Evolution. Divergence & Distribution. Samaras of Fraxinus have been reported from Eocene deposits some 44 m.y.o. (Call & Dilcher 1992).
Much diversification within Oleaceae occurred during the Tertiary (Besnard et al. 2009a).
Pollination Biology & Seed Dispersal. For the evolution of wind pollination, dioecy, etc., in Fraxinus, see Wallander (2013).
Plant-Animal Interactions. Caterpillars of some Sphinginae are quite common on Oleaceae (and the same genera may also be on Solanaceae: Forbes 1958).
Genes & Genomes. For the reorganization of the platid genome in Jasminum s.l., see H.-L. Lee et al. 2007). The chloroplast gene accD (= ORF512, zpfA) has been lost (Doyle et al. 1995 and references) in at least some Oleaceae.
Chemistry, Morphology, etc. The route I secoiridoids are unlike other route I secoiridoids, e.g. those in Gentianaceae (Jensen 1992; Jensen et al. 2002). Damtoft et al. (1995) noted that the secoiridoids of Fontanesia (loganic acid, etc., and 5-hydroxylated derivates like swertiamarin) were produced by a somewhat different biosynthetic pathway than the oleoside-type secoiridoids common elsewhere in the family. Abeliophyllum, in a clade possibly sister to rest of Oleaceae, has cornosides and verbascosides, and some lack iridoids; these features may be plesiomorphies (but certainly not if Myxopyreae are sister to the rest of the family - see below), but absence (= loss) or iridoids occurs elewhere in the family (Jensen et al. 2002). There is a single report of cornosides from the [Jasmineae + Oleeae] clade (Jensen et al. 2002).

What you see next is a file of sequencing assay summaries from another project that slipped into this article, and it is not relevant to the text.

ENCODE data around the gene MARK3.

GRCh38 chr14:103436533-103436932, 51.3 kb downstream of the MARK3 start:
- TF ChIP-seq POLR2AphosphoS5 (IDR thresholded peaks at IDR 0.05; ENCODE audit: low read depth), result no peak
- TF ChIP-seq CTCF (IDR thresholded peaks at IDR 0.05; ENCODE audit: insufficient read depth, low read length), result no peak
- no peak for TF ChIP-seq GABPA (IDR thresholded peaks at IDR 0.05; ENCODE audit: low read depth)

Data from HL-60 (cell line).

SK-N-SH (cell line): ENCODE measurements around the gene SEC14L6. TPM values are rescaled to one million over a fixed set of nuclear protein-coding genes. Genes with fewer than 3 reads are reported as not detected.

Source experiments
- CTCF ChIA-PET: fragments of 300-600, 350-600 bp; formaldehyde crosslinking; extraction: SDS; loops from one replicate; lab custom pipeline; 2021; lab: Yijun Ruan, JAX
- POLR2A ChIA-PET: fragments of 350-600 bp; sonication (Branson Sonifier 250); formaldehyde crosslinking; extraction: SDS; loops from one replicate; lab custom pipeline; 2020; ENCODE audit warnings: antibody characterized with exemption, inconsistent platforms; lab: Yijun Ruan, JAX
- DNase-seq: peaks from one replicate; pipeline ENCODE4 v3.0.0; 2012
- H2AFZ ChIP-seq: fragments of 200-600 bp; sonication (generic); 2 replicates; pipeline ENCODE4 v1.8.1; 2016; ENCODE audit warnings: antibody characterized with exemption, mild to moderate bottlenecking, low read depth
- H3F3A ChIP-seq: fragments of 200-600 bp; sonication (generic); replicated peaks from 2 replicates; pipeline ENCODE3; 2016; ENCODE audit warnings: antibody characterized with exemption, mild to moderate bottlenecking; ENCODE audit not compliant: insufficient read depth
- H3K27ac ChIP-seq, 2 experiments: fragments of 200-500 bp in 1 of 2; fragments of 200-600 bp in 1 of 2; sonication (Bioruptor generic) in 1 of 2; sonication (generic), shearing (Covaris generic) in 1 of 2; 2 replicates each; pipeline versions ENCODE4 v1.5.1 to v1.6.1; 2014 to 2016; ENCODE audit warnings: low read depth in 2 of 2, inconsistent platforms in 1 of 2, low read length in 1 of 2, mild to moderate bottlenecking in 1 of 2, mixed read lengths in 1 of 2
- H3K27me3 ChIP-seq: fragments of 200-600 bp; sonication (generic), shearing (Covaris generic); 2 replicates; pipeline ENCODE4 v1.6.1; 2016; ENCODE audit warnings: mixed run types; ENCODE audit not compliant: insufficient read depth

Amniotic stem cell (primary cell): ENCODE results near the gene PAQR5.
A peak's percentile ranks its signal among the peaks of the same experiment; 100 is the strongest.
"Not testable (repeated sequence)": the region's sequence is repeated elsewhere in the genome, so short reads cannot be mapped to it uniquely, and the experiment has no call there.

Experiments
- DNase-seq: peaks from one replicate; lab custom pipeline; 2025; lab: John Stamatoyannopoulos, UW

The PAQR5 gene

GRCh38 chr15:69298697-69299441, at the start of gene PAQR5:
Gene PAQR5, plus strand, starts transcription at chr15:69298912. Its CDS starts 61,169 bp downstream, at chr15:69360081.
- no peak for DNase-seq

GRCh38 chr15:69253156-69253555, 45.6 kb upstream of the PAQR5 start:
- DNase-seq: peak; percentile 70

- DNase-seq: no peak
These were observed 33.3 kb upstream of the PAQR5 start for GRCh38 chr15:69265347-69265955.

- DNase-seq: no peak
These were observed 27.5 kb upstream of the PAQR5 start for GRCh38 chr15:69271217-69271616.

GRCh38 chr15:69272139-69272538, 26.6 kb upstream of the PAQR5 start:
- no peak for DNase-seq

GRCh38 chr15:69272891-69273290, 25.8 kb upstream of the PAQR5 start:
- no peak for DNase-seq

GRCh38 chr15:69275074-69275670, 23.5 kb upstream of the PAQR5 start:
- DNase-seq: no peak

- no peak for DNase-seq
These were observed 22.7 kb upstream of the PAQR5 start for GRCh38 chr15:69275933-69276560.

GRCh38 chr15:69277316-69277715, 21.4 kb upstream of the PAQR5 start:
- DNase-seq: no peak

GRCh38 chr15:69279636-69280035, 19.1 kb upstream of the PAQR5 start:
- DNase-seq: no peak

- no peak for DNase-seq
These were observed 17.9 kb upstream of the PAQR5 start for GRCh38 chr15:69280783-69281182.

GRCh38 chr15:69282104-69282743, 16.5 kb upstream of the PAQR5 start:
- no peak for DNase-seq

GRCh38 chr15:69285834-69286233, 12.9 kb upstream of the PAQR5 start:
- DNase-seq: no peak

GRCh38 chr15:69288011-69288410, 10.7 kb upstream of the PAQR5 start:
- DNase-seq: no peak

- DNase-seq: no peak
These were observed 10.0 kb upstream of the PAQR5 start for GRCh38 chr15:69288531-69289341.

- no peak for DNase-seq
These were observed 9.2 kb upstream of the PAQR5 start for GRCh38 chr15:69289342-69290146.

At least some species of Osmanthus have a lignified, torus-bearing, pit membrane (Coleman et al. 2004: Dute et al. 2010b). Govil (1973) showed how the lateral bundles of the petiole in Nyctanthes were derived from the cortical vascular system. The diversity of crystal types in the vegetative plant (other than the wood) is very great, but druses, the common crystal form in which calcium oxalate occurs, are uncommon (Lersten & Horner 2008a, 2009a, esp. b). Crystals are often clustered in epidermal cells at the bases of trichomes, an unusual distribution pattern (Lersten & Horner 2009b). Groups of few-celled secretory hairs may form extrafloral nectaries (Zimmermann 1932).